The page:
Genomics with Semiconductor Nanotechnology
Over the past few years the need has grown for low-cost, high speed, and accurate biomolecule sensing, propelling the so-called third generation of genome sequencing devices. Many associated technologies have been developed, but recent advances in semiconductor nanotechnology have opened new avenues in the field. While it is possible to fabricate solid-state structures with dimensions comparable to the separation between atoms in bio-molecular systems, progress in mesoscopic physics has demonstrated sensing capabilities of nanoscale capacitors corresponding to a fraction of the electron charge. This in principle enables probing single biomolecules electrically.
In this context, the idea of engineering nanopores (i.e., small aperture of nanometer feature sizes in ultra-thin solid-state membranes to mimic the operation of biological ion channels in living cells) has emerged to investigate biological processes with semiconductor nanotechnology. Indeed, the versatility of semiconductor materials in terms of conduction polarity by selective n-or p-doping, as well as their ability to tailor space charge at the surface provide electrical detection sensitivity for biological objects with new means to shape the electrostatic landscape close to the membrane. During his Center appointment, Professor Leburton will explore the use of multi-layer semiconducting graphene membranes as bio-nanoelectronic devices with enhanced performances and functionality for sensing and manipulation of biological information. Stacking nanoscale layers with different doping, different dielectric properties or individual electrical tunability results in additional degree of freedom for the control, manipulation and detection of bio-molecules along the artificial ion channels. In this scenario, graphene layers manipulate the molecule, while others can locally sense its chemical structure through the charge of its constituents, thereby integrating different functions in a single membrane.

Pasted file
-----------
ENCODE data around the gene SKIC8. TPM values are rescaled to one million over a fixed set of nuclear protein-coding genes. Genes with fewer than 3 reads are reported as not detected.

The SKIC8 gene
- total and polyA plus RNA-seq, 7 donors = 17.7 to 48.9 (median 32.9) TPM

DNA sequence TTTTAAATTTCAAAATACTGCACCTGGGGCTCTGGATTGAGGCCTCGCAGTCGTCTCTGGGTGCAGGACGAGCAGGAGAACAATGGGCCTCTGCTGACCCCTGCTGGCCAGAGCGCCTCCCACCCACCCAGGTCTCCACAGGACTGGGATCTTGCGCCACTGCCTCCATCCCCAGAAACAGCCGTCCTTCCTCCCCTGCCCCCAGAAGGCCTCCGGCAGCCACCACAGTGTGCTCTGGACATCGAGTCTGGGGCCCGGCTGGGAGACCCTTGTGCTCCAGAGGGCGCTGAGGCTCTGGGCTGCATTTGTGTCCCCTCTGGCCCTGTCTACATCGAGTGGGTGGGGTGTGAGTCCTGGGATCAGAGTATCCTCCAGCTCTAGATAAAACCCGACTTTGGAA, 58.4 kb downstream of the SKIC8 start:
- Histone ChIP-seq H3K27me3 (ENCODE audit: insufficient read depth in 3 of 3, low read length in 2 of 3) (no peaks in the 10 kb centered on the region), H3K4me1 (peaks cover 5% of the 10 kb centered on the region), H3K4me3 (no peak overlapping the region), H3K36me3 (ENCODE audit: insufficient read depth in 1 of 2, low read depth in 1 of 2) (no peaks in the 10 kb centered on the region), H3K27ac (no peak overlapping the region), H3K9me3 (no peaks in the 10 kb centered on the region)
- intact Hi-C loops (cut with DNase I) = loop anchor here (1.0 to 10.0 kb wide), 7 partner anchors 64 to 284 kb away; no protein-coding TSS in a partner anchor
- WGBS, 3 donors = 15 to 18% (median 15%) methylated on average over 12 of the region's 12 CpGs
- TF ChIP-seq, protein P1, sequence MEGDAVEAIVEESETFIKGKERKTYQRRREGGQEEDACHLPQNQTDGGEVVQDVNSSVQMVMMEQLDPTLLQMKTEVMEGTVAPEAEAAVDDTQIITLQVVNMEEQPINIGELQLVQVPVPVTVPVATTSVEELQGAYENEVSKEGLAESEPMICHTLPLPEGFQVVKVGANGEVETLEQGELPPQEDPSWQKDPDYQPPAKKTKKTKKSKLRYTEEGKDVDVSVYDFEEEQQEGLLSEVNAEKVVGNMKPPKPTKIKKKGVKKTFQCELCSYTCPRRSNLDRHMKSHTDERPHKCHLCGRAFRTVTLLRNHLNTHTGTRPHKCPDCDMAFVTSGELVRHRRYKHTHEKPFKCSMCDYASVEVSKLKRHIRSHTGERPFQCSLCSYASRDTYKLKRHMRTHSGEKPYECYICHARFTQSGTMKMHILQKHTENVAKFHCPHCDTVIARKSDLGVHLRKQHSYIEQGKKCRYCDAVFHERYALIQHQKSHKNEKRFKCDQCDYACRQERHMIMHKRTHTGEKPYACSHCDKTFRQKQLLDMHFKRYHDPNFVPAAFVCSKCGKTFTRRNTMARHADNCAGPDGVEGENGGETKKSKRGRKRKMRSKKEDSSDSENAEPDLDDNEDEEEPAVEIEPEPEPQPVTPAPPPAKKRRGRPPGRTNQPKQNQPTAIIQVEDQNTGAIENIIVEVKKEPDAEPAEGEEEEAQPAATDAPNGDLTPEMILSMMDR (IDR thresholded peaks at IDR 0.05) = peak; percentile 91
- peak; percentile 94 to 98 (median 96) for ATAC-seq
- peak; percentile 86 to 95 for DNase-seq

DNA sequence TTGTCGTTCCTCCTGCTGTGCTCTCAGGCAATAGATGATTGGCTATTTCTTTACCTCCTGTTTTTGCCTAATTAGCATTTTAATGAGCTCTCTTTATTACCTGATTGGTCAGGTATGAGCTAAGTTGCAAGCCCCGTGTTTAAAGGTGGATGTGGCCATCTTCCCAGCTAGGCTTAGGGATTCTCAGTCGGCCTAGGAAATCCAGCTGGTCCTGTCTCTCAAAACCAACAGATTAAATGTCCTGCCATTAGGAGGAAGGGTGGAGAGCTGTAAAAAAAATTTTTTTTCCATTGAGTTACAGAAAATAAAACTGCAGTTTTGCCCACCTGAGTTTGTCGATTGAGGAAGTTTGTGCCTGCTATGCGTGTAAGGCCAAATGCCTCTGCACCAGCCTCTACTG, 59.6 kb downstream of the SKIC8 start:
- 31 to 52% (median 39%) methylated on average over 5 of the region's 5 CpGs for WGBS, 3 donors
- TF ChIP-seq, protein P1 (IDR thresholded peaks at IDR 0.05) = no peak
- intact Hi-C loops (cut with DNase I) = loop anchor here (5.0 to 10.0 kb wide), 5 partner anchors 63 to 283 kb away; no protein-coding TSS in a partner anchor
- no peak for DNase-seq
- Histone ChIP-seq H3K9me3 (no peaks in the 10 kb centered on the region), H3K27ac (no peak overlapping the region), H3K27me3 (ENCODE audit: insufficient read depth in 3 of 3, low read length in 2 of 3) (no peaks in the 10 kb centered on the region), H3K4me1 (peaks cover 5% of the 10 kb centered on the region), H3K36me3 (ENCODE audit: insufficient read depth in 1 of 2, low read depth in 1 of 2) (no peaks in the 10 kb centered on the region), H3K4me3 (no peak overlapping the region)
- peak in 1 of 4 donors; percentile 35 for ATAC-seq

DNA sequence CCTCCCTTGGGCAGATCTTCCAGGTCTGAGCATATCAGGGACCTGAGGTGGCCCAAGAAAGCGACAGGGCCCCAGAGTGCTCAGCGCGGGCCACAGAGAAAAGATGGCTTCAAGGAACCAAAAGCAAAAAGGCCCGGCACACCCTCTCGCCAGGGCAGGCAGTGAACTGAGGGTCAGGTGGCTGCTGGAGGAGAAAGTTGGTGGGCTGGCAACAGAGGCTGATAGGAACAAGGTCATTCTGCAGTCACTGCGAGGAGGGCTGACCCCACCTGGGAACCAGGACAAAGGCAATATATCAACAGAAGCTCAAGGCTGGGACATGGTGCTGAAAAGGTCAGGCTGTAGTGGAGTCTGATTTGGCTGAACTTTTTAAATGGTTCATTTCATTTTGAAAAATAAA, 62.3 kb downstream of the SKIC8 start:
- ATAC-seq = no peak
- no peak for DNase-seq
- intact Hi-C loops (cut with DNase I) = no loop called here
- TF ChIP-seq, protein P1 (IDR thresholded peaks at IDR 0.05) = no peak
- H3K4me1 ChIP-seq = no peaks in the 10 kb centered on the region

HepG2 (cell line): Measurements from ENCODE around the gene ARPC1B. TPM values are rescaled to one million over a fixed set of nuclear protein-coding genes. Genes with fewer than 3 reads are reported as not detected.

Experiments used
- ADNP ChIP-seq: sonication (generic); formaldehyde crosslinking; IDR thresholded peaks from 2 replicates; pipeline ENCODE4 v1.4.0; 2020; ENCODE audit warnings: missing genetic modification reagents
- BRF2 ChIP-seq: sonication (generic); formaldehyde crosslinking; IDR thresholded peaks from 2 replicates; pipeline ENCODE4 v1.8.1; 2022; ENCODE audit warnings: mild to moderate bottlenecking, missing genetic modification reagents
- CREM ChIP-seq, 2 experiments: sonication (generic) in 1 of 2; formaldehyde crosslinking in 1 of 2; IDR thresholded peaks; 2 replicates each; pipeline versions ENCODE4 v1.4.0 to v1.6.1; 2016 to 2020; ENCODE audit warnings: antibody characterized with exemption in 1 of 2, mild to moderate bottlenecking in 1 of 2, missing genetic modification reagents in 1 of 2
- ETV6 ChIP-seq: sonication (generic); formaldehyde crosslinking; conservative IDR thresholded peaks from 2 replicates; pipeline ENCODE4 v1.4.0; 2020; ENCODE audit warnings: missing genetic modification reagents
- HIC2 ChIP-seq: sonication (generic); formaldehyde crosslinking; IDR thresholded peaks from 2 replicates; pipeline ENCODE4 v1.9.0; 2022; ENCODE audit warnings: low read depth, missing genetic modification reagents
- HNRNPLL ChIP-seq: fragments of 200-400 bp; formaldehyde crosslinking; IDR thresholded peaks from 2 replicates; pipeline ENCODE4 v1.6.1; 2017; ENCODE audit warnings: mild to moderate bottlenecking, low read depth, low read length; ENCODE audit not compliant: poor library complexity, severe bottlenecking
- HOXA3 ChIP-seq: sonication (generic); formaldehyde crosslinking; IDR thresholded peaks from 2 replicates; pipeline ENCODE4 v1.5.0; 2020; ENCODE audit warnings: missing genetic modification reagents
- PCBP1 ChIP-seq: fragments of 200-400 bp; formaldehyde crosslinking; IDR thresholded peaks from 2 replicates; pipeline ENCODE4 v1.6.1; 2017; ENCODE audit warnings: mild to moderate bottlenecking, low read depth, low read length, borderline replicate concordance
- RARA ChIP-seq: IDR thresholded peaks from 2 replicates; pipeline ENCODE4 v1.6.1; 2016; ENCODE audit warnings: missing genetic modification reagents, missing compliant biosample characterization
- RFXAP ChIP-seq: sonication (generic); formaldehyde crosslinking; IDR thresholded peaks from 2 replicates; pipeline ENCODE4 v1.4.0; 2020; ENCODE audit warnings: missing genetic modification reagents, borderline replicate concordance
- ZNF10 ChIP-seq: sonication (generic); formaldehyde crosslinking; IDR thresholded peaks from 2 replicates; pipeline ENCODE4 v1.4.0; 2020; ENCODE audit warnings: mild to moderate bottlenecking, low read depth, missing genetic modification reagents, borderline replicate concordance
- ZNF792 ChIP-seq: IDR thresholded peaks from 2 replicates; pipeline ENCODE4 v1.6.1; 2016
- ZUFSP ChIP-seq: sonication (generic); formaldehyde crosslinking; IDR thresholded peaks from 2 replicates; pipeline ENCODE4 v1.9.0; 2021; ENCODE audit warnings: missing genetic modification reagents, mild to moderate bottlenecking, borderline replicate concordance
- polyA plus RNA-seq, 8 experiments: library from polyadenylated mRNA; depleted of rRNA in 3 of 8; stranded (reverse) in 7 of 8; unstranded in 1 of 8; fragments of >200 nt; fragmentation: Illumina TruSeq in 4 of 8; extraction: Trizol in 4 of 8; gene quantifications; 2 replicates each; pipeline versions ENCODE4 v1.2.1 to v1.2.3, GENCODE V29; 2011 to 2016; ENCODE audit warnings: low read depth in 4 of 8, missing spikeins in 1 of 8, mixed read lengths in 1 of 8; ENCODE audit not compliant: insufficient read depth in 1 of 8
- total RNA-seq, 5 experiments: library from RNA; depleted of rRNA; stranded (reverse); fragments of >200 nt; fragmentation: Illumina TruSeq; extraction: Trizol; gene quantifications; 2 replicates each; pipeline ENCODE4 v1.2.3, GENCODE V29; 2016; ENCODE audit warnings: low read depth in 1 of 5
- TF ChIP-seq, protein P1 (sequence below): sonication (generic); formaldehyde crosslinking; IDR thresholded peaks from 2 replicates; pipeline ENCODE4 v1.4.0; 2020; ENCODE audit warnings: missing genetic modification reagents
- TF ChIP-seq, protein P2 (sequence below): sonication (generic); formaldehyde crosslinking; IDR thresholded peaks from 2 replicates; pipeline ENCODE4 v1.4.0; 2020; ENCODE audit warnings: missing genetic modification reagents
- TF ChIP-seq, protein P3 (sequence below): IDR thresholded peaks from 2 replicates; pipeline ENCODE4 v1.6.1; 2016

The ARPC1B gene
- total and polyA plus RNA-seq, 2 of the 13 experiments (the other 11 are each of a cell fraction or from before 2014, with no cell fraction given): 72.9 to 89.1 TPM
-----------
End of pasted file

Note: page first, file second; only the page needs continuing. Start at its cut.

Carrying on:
This explorative research will be theoretical in nature by using computational tools that integrate electronic device with atomistic and molecular biophysics simulation into a multi-scale self-consistent scheme.
Schematic diagram of a four-layer device containing two grapheme layers (dark) biased at VC1 and VC2 to control the translational motion of DNA through the nanopore. A third grapheme layer (VDS) measures the sheet current. Finally, a heavily doped back gate (green) lies underneath the sheet current layer to control its conductivity. Oxide barriers (transparent) between different grapheme layers provide electrical isolation.